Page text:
WASHINGTON — Terrorist attacks on New York and the nation’s capital — acts of violence that left Americans confused, fearful but later united and determined — have seared an imprint on the minds of those who survived and remember that day 16 years ago.
“No one will forget where they were on Sept. 11, 2001,” said Sen. Catherine Cortez Masto, D-Nev.
Cortez Masto, President Donald Trump and countless Americans paused Monday to remember and pay tribute to the thousands killed in the deadliest terrorist attack on U.S. soil. Thousands of family members, survivors, rescuers and others gathered for the reading of victims’ names at the World Trade Center, while Trump spoke at the Pentagon and Vice President Mike Pence addressed an observance at the Flight 93 National Memorial near Shanksville, Pennsylvania.
Cortez Masto was working in the U.S. Attorney’s Office in Washington, D.C., that day in 2001. She, like others who witnessed the attack here, remember the hysteria and pandemonium of that day.
“I was in a courtroom in Washington, D.C., working as a district attorney when we were asked to evacuate after a plane crashed into the Pentagon,” Cortez Masto recalled.
After the aircraft struck the Pentagon, across the Potomac River in Arlington, Virginia, barricades were erected in Washington and the White House was evacuated. President George W. Bush was in Florida on a scheduled trip when the attacks occurred.
From the White House, looking south down 17th Street Northwest, smoke billowed from the Pentagon. Sirens soon wailed and commuters packed subway to leave the city.
“The horror of that day is still marked in our hearts, but even more powerful than the fear we felt is the hope and unity that came after,” Cortez Masto said.
The attacks on Sept. 11, carried out by al-Qaida terrorists, killed nearly 3,000 people and injured more than 6,000 others. Two hijacked jetliners full of passengers crashed into the World Trade Center towers in New York.
Another commercial aircraft commandeered by terrorists struck the western portion of the Pentagon before 10 a.m.
A fourth plane, United Airlines Flight 93, headed south from New Jersey toward Washington when it crashed near Shanksville.
Sept. 11 is commemorated each year as Patriot Day, or the National Day of Service and Remembrance.
On Monday, Trump and first lady Melania Trump observed a moment of silence at the White House, before traveling to the Pentagon for an anniversary ceremony.
Trump told the crowd that “America cannot be intimidated, and those who try will join a long list of vanquished enemies who dared test our mettle.”
But he also spoke to those who still live with the tragedy.
“For the families with us on this anniversary, we know that not a single day goes by when you don’t think about the loved one stolen from your life,” Trump said. “Today, our entire nation grieves with you.”
Pence was in Shanksville for a commemoration of victims of that jet crash, which is widely believed to have been the result of passengers who revolted against the hijackers.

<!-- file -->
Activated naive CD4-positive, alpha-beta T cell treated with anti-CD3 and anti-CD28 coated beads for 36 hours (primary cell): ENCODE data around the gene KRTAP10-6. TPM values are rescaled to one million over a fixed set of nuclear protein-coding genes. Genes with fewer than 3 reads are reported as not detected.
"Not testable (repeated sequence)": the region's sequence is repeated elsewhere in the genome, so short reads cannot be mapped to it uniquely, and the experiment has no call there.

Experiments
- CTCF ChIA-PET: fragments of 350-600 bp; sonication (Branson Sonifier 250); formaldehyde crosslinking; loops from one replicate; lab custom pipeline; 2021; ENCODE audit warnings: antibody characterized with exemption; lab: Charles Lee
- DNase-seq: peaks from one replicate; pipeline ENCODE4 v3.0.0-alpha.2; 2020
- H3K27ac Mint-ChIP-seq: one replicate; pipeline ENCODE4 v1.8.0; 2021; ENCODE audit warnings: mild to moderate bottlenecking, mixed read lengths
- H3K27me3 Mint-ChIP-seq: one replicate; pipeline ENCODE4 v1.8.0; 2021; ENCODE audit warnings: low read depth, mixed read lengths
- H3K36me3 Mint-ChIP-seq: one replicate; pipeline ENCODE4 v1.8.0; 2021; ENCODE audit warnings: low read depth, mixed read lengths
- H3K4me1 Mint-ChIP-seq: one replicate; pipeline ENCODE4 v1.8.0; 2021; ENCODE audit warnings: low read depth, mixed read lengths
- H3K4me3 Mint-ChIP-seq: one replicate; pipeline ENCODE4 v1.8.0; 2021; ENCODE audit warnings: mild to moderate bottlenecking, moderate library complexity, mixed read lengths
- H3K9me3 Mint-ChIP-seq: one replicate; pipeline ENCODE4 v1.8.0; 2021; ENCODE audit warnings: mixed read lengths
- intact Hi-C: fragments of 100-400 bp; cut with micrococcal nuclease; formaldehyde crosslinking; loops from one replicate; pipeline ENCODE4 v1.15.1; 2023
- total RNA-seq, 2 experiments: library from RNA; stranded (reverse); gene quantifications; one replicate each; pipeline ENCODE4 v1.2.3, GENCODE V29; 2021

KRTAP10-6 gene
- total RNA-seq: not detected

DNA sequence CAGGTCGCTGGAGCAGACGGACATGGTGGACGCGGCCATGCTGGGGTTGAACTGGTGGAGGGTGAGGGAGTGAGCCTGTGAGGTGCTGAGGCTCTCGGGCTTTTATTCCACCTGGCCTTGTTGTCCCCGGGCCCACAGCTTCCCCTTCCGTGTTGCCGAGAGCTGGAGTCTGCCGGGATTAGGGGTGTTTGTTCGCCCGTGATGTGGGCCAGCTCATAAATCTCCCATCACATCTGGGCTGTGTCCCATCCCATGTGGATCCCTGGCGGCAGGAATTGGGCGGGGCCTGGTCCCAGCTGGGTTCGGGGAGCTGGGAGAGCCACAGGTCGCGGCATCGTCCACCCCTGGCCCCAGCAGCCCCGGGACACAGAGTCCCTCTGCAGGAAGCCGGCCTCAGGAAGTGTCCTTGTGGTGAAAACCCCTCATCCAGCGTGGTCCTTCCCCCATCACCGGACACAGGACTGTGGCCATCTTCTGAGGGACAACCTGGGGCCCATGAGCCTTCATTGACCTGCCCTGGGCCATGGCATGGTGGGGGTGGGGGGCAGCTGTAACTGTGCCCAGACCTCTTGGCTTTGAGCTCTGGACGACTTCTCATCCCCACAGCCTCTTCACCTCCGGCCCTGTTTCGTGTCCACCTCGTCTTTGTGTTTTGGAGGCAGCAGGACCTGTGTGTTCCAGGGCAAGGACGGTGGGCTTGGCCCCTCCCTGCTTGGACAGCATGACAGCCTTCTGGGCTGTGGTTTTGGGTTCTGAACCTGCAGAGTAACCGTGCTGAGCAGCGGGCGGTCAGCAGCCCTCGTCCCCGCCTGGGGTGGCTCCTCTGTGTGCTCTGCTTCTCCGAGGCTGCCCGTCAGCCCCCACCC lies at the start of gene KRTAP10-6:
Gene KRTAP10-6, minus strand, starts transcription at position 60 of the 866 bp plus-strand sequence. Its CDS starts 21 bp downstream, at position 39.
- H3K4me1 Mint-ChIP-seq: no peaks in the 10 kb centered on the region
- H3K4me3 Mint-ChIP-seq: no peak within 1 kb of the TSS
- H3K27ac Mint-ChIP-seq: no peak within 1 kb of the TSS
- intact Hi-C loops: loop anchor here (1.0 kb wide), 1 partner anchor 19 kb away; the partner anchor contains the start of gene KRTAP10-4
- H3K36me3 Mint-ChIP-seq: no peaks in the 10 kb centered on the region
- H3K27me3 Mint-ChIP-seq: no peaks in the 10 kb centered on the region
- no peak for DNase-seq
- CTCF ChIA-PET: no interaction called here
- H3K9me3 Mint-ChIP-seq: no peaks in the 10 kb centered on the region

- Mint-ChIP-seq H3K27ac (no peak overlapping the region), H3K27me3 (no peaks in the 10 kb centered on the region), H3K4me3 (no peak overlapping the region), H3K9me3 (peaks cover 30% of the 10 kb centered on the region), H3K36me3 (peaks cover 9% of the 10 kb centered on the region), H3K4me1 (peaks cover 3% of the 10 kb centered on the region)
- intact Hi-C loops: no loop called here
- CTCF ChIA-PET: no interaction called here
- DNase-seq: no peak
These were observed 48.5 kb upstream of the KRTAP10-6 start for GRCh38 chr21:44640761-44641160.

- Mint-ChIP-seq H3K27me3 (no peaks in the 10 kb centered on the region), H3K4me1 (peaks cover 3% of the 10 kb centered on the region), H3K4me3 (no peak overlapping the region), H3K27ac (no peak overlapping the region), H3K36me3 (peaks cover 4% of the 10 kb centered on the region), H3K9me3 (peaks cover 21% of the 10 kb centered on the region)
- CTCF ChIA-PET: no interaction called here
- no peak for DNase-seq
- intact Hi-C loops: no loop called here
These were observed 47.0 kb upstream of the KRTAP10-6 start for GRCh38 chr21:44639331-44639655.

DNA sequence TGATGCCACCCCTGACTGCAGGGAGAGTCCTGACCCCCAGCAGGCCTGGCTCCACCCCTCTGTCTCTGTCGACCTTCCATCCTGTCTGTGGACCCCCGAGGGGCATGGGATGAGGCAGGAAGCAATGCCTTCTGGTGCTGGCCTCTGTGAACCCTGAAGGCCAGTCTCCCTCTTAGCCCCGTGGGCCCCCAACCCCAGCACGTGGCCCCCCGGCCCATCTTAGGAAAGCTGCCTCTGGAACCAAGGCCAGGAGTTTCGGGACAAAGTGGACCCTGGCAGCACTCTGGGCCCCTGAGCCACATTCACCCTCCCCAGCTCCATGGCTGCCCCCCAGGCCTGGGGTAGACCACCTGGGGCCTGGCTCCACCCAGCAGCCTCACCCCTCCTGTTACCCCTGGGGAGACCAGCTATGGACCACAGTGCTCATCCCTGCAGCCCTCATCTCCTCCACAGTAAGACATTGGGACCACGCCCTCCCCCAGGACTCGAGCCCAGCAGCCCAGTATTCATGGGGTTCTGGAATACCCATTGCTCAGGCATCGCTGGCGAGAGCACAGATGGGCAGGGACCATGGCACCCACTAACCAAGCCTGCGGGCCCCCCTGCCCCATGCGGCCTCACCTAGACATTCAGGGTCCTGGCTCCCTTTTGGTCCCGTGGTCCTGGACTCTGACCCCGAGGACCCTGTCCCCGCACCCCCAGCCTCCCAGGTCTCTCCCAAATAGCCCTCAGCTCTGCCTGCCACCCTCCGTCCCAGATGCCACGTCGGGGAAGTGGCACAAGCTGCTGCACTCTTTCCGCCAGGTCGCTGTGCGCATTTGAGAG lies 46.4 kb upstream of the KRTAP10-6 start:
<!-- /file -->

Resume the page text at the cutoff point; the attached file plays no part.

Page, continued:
‘Longest 12 minutes’
Pence, who at the time was a new House member from Indiana, recalled the anxiety of the day. He was ushered into the Capitol Police office with other lawmakers when they were told that a plane was headed toward Washington and was “12 minutes out.”
“So we waited,” Pence told the Shanksville audience. “It was the longest 12 minutes of my life. But it turned to 13 minutes, then 14, and then we were informed the plane had gone down in a field in Pennsylvania.”
“In the days ahead, like every American, we would learn the story of the 40 heroes of Flight 93, men and women who looked evil squarely in the eye and without regard to their personal safety,” Pence told the Pennsylvania service.
Back in Washington, the Senate observed a moment of remembrance following the daily prayer and pledge of allegiance.
House lawmakers also issued statements commemorating the selflessness and sacrifice of those who responded when the nation was attacked.
“First responders, airline passengers, soldiers and ordinary citizens answered the call to action and emerged as heroes in the days and years following the attack,” said Rep. Dina Titus, D-Nev.
Cortez Masto, who witnessed the sacrifices first hand, said “for many survivors, the physical and emotional scars of that day can never fully heal.”
Cortez Masto was working in the courtroom on Sept. 11 when the terrorists struck.
“I’ll never forget it,” she said in a March interview with the Review-Journal.
“It was horrific.”
Contact Gary Martin at 202-662-7390 or firstname.lastname@example.org. Follow @garymartindc on Twitter.
Families gather at ground zero
NEW YORK — Sixteen years after the 9/11 attacks, emotions were still raw Monday as relatives of victims and public officials gathered in lower Manhattan on the anniversary of the worst terrorism on U.S. soil.
Shortly after 8:46 a.m. EDT, the moment when the first plane struck the north tower of the World Trade Center, pairs of relatives began reading the long list of those who were killed, name by name, in alphabetical order.
Bells tolled marking the moment of the 2001 assault on the two towers and the Pentagon, the crashing of United Airlines Flight 93 in a Pennsylvania field, and the astonishing collapse of the Twin Towers.
Mourners in the audience hugged one another, tears streaming down many of their faces as they recalled lives cut short.
The reading ended around 12:15 p.m., with buglers playing “Taps.”